HOW DOES CONSIGNMENT HELPS THE ECONOMY?

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HOW DOES CONSIGNMENT HELP OUR ECONOMY?

by HOPE DRAKE-CEO OF MOLLY’S UPSCALE BOUTIQUE

MAY 16, 2024

Have you ever looked in your, or a family member’s, closet, garage, or storage area and thought you might run screaming into the street if you must sort, store, or move those items again? You are not alone. According to a Harvard Business Review published in December 2023, in 2021 the research and consulting firm Global Data estimated that each U.S. household holds on to a trove of potentially reusable goods worth $4,517, on average—and a similar pattern holds internationally. How much furniture, computers, cables, books, clothing items, and dare I mention my flaw, purses do you have hidden away? Why do we hold on to these items? Sometimes to the point where all value is lost. For some, it is an emotional attachment, or the mountain is too overwhelming to face. Then, of course, there are the various monetary aspects. We are capitalists. Items are tangible representations of our memories, emotions, and status. Whatever your reason, there is a solution for you and chances are you drive right past it every day!

Consignment. The process of allowing a connected reputable dealer to resale your goods, based on fair market value for a split of the proceeds. Hang on! Don’t turn the page yet! Consignment and thrifting do not hold the stigma they did for your grandparents. It is no longer just for those struggling to get by, rummaging through smelly bins and racks in sketchy rundown buildings. Consignment stores today are as varied as any other form of retail establishment. From local brick-and-mortar to entirely we-based and extremely clear-organized boutiques that only take certain items to those that take items from furniture to children’s clothing. Each offers different services, a level of attention to your goods, and varying levels of turnaround, so make certain to ask questions to find the best one for you. You are probably saying, “Great! But how does this lower the cost of my eggs and milk?” It is all about the resources. 

If you shop for consignment or utilize it to sell your items, you give them a second life. You are doing so much more than collecting some cash you are helping someone on a restricted budget look nice, get a better job, or just feel good about themselves. Consignments help to protect the environment, democratize luxury goods, and most importantly bring down inflation.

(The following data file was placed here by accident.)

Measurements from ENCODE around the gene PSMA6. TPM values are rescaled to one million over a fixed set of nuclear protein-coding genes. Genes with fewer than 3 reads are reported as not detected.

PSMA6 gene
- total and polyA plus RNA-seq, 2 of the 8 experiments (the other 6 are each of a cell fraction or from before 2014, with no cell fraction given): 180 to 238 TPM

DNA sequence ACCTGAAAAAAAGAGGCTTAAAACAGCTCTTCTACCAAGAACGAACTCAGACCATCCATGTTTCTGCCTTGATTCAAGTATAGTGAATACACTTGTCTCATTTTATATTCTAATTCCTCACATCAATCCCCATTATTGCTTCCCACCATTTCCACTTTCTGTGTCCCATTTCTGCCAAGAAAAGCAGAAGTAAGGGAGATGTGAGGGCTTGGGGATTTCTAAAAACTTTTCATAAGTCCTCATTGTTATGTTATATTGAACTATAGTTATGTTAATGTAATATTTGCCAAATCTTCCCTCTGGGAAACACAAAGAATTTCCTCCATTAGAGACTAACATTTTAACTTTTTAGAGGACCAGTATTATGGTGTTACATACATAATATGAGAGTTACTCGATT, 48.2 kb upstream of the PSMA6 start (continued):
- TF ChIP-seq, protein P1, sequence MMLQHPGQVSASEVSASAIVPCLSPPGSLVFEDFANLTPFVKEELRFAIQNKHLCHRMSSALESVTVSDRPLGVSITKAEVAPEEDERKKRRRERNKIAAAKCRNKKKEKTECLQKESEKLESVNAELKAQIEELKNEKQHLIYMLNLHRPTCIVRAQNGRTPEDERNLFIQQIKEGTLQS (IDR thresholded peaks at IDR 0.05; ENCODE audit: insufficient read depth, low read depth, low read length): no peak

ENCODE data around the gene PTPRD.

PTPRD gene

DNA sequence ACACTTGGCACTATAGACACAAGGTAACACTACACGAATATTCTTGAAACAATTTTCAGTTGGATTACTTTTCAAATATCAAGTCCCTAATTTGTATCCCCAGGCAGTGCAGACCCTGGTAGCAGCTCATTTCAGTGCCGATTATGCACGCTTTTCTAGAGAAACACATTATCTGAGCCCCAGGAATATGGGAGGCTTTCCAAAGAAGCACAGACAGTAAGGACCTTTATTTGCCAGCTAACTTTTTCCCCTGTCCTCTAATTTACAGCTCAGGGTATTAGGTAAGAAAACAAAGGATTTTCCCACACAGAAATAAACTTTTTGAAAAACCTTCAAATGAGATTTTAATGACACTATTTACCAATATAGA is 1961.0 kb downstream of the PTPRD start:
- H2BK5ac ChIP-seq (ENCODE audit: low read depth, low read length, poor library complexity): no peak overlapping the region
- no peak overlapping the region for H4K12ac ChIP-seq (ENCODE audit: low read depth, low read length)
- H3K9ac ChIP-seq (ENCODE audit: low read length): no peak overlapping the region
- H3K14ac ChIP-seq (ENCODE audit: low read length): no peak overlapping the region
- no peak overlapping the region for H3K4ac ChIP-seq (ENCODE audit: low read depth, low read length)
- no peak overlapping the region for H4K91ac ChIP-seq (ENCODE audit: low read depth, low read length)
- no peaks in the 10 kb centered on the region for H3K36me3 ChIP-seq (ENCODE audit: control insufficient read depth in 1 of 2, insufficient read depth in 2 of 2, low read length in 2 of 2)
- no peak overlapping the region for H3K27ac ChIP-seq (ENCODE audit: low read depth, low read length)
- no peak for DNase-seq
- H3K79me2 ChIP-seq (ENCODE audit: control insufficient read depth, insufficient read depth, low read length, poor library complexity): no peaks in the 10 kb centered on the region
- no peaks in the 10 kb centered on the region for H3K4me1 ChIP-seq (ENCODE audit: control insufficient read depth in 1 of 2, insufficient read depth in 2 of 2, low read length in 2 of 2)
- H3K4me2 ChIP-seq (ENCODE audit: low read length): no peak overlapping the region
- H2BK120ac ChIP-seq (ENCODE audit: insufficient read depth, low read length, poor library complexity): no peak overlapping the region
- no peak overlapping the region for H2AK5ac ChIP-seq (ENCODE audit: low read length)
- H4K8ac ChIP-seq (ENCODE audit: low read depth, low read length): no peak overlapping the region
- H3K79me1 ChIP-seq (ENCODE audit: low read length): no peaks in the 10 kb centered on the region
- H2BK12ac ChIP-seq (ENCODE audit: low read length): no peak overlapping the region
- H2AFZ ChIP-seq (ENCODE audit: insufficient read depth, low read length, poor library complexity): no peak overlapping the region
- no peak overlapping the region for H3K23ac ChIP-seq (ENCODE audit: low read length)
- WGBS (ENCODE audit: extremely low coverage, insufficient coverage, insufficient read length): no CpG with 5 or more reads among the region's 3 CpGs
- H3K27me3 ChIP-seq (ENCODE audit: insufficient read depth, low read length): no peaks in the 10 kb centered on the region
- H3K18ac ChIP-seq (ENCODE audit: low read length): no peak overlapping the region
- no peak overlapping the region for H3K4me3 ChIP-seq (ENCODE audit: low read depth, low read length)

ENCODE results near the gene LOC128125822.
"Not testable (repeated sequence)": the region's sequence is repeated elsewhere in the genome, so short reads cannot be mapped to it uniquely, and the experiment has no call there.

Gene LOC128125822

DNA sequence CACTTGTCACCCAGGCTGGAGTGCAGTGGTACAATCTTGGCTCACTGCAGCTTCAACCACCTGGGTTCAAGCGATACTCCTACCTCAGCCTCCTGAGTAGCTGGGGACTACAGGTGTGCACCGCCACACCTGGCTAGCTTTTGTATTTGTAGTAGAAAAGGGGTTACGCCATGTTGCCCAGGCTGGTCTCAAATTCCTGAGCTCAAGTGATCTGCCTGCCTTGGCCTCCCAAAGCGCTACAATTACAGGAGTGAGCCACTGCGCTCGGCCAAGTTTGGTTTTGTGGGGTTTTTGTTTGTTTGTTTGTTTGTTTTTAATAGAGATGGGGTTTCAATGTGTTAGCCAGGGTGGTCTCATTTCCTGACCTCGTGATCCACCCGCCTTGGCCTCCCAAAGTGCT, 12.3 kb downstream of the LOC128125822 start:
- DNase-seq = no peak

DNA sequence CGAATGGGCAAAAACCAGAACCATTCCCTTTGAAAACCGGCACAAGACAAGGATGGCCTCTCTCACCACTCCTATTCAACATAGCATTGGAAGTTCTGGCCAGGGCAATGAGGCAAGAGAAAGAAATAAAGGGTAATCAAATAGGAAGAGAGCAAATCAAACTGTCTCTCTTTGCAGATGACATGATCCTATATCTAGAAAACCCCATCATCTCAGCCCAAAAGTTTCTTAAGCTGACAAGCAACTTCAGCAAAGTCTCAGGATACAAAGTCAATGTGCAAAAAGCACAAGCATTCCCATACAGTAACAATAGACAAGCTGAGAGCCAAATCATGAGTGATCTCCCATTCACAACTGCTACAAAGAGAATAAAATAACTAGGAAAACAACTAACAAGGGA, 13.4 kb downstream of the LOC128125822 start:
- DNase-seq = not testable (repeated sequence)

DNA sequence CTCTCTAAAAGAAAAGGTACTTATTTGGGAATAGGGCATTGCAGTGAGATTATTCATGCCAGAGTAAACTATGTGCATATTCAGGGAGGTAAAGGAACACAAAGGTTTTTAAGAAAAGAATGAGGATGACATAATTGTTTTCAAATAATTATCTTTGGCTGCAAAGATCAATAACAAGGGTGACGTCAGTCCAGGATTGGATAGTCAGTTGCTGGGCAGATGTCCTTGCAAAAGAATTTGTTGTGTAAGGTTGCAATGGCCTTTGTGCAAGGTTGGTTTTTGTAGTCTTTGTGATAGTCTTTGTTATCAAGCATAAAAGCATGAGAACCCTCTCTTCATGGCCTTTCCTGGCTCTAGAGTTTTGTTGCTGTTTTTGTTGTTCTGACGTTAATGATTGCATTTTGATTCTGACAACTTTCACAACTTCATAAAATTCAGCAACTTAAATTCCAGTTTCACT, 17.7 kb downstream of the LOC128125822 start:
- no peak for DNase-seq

We are all being strangled by the increased prices of everything from a McDonald’s Big Mac to eggs, gas, and interest rates. As a shopper, you are utilizing one of the only retail spaces that are minimally impacted by the inflationary prices you see currently from the gas pump to the grocery. For example, a Michael Kors purse that is $398 at Dillard’s will typically enter the resale market for %65% to 50 of that cost as a new with tag item. When you buy better quality and longer-lasting items at a reduced cost you stop the influx of questionably sourced, cheaply made, possibly hazardous, items. This fast fashion takes up space in landfills, never breaking down, possibly releasing toxic gases as it is exposed, ultimately causing more environmental harm and requiring more land to be turned into landfills. Ultimately, you are reducing manufacturing pressure and the demand for new production slows, reducing resource and energy demand from already over-stretched sources. Shopping upscale consignments helps to control unwanted foreign influence and pressure on companies that have traditionally shared a symbiotic relationship with the United States. When pre-loved items are given a second life there is a whole ecosphere around you affected.

Before you think I am just some dealer trying to make a fast buck or conspiracy theorist and run away, look at the following. What do Coach, Levi, Dicks, Apple, Nike, and Gucci have in common?  The reclaiming, refurbishing, and resale of their goods are not as new but rather as preloved.  In 2021 a new global report by a market research firm GlobalData showed that the secondhand clothing market is growing 11 times faster than traditional retail. True, corporations are capitalist by nature, but they became the behemoths of their arenas because they saw the future and its needs and then adapted to meet them. Right now, that direction is in protecting resources that represent their brands’ expected quality while preserving their cost basis. These companies along with many others are doing this via the reclaiming, repurposing, and resale of their once discarded goods to a wider variety of socio-economic levels with an eye on the protection and renewal of our increasingly more precarious resources. 

I could talk about the memories and other emotions we connect to items. Maybe another day I will share some of the stories I have heard as items have come into my shop.  I could talk to you about how to be a good person you should do x, y, or z. However, I believe that is a “you” decision. Instead, in an age where we have deep fake news, and misguided reporting I choose to give you facts, insight, and awareness knowing that at the end of the day, every one of you realizes that we are on this boat of life together and we only get one chance to try and keep it afloat. It is simple, reduce, recycle, reuse. Consign, helps your budget, the environment, and the economy. Then, keep making the world great again.